U.S Department of State
November 13, 2018
One year after ISIS was pushed out of Raqqah, the people of northeast Syria are still working to get back on their feet. One of the biggest obstacles they face is massive contamination from improvised explosive devices (IEDs) and other explosive remnants of war (ERW) left behind by ISIS, including in countless homes, shops, hospitals, schools, roadways, water pumping stations, and electric power facilities. Not only do these devices endanger the people of northeast Syria as they attempt to recover from ISIS’ brutal reign, but ERW prevents humanitarian aid organizations and stabilization actors from accessing key areas and providing the help that these populations so badly need.
The U.S. Department of State’s Office of Weapons Removal and Abatement, part of the Bureau of Political and Military Affairs (PM/WRA), is working to remove ERW and IEDs from critical infrastructure in portions of northeast Syria liberated from ISIS control and to educate people living in these areas how to stay safe when facing the threat of explosive hazards on a daily basis. By creating safe environments for families and humanitarian aid organizations, removing ISIS’ deadly legacy of ERW is helping to restore basic services in places like Raqqah as internally displaced persons (IDPs) and refugees voluntarily return to their homes and livelihoods. Through these efforts, the United States is working to provide stability and security in liberated areas.
With funding from the U.S. and contributions from Denmark, Germany, Kosovo, Latvia, Norway, and Taiwan, PM/WRA’s main implementing partner Tetra Tech, which is a U.S.-based company, is engaged in the following activities:
- Conducting surveys to locate and mark explosive hazards;
- Clearing of all forms of explosive hazards, including ERW and IEDs from critical infrastructure sites, such as schools, hospitals, and clean water facilities;
- Building local capacity by training local Syrians to conduct explosive hazards removal in accordance with international standards; and
- Educating local and returning populations about explosive hazards through formal risk education.
The critical first step in explosive hazards removal is gaining community acceptance for site access. Community liaisons work with local councils and community leaders to build trust and gain valuable information on known locations of hazards to increase the effectiveness of survey teams. The teams of explosive ordnance disposal (EOD) experts then methodically inspect suspected sites to evaluate whether explosive hazards are present. Surveys are conducted by trained personnel through site visits or remote aerial surveillance. Over the past 19 months, critical infrastructure, like power, water, and transportation facilities that are vital to the safe and voluntary return of refugees, have been prioritized. Since Raqqah’s liberation in October 2017, Tetra Tech has completed more than 400 surveys of individual critical infrastructure.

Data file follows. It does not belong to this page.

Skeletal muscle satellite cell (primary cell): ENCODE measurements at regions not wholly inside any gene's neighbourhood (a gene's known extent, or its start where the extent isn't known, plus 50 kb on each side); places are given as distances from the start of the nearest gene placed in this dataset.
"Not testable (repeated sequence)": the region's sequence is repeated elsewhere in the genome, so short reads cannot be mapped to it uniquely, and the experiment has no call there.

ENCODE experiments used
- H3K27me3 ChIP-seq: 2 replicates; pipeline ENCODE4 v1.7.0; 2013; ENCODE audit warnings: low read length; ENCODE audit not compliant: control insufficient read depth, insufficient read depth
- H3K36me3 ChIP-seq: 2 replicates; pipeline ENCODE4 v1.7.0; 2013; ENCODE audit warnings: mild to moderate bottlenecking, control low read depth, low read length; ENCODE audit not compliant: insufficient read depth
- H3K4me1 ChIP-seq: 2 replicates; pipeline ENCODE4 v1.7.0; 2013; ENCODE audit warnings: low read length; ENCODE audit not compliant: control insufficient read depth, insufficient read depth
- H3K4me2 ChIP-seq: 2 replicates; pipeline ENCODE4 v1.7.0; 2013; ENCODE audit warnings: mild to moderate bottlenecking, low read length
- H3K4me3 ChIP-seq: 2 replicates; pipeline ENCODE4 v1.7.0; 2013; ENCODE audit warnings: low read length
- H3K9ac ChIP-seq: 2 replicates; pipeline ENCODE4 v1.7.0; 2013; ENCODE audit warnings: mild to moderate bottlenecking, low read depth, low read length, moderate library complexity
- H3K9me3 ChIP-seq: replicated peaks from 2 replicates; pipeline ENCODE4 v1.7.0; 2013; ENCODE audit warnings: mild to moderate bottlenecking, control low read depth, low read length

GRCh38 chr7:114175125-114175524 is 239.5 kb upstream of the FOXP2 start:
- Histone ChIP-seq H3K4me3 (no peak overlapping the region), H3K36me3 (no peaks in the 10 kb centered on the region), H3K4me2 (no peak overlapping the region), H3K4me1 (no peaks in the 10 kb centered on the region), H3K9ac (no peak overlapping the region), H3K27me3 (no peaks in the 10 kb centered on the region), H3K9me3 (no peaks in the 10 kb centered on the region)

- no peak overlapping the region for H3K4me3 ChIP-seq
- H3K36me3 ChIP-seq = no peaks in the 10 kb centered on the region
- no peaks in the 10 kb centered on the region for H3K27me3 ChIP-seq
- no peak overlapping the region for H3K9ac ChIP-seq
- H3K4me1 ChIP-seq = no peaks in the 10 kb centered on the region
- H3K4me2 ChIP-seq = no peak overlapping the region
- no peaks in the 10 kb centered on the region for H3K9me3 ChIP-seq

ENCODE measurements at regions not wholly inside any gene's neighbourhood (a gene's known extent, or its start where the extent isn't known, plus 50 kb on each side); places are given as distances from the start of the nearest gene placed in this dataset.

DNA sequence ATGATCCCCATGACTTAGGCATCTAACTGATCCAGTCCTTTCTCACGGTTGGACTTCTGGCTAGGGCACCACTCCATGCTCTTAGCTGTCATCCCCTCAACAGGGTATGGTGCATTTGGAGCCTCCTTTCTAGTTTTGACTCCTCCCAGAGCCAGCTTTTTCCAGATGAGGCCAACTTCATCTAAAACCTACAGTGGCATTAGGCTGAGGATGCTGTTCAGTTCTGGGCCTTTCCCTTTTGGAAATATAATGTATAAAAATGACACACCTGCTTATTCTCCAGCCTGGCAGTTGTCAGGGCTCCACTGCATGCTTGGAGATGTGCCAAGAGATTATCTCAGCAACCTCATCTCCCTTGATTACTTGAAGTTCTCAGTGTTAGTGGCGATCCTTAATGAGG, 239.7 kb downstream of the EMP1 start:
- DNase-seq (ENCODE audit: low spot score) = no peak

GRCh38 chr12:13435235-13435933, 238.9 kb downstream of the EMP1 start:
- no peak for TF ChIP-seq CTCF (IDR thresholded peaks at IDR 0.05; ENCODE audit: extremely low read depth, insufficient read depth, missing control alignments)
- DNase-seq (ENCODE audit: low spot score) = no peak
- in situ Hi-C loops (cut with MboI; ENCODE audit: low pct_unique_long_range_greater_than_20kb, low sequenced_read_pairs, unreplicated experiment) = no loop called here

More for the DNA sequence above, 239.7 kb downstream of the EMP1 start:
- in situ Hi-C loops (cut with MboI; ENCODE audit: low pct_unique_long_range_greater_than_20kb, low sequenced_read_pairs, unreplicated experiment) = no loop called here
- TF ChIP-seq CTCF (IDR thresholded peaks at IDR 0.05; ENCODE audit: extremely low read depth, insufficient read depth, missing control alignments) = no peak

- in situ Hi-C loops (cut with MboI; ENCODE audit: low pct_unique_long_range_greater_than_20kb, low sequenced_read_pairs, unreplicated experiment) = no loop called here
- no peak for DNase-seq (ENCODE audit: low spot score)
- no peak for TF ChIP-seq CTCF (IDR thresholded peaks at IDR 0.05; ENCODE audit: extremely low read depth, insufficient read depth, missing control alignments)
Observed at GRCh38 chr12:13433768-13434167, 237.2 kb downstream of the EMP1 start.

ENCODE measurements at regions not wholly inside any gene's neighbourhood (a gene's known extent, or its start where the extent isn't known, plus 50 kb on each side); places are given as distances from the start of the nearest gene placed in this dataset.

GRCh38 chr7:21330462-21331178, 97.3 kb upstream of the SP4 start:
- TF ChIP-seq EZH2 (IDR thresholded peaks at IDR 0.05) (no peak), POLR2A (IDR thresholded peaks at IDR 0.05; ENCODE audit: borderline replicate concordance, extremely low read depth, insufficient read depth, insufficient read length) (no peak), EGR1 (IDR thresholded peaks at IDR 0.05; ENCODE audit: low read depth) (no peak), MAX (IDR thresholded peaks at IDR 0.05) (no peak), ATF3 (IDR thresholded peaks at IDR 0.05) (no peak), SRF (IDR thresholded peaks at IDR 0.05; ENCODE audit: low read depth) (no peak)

When surveys indicate that explosive hazards are present, a team composed of international EOD experts and trained local technical personnel get to work. Team leaders have several tools available to help make their jobs more efficient, effective, and safe, including armored heavy equipment, K-9s trained to detect explosive materials, and robots with mechanical arms. After all known explosive hazards have been neutralized, the local civil council is notified, and the site can once again be used to serve the local population. As of September 2018, more than 300 sites in Raqqa City have been surveyed and cleared, including 9 hospitals, 66 schools, and 76 infrastructure facilities, including water treatment and pumping, power generation, and transfer stations.